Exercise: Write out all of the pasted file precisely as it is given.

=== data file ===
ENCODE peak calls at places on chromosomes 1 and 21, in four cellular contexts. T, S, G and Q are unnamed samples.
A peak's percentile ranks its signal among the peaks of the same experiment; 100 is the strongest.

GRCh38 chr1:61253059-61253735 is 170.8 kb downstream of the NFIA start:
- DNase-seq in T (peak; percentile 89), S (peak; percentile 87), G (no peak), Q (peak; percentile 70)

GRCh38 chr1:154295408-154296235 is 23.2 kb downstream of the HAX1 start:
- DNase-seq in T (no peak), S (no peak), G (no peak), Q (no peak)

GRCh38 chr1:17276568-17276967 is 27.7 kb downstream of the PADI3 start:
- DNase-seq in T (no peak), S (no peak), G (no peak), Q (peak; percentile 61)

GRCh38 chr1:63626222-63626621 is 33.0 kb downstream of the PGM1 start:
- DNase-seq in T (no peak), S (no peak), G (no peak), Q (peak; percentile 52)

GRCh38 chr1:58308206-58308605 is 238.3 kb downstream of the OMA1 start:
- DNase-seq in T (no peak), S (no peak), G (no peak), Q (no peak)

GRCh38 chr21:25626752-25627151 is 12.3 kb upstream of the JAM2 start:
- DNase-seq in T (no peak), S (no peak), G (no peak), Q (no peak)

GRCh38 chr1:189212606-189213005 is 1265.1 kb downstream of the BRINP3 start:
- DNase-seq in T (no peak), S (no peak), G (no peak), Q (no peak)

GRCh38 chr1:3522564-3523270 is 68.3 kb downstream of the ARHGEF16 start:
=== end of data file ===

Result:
ENCODE peak calls at places on chromosomes 1 and 21, in four cellular contexts. T, S, G and Q are unnamed samples.
A peak's percentile ranks its signal among the peaks of the same experiment; 100 is the strongest.

GRCh38 chr1:61253059-61253735 is 170.8 kb downstream of the NFIA start:
- DNase-seq in T (peak; percentile 89), S (peak; percentile 87), G (no peak), Q (peak; percentile 70)

GRCh38 chr1:154295408-154296235 is 23.2 kb downstream of the HAX1 start:
- DNase-seq in T (no peak), S (no peak), G (no peak), Q (no peak)

GRCh38 chr1:17276568-17276967 is 27.7 kb downstream of the PADI3 start:
- DNase-seq in T (no peak), S (no peak), G (no peak), Q (peak; percentile 61)

GRCh38 chr1:63626222-63626621 is 33.0 kb downstream of the PGM1 start:
- DNase-seq in T (no peak), S (no peak), G (no peak), Q (peak; percentile 52)

GRCh38 chr1:58308206-58308605 is 238.3 kb downstream of the OMA1 start:
- DNase-seq in T (no peak), S (no peak), G (no peak), Q (no peak)

GRCh38 chr21:25626752-25627151 is 12.3 kb upstream of the JAM2 start:
- DNase-seq in T (no peak), S (no peak), G (no peak), Q (no peak)

GRCh38 chr1:189212606-189213005 is 1265.1 kb downstream of the BRINP3 start:
- DNase-seq in T (no peak), S (no peak), G (no peak), Q (no peak)

GRCh38 chr1:3522564-3523270 is 68.3 kb downstream of the ARHGEF16 start: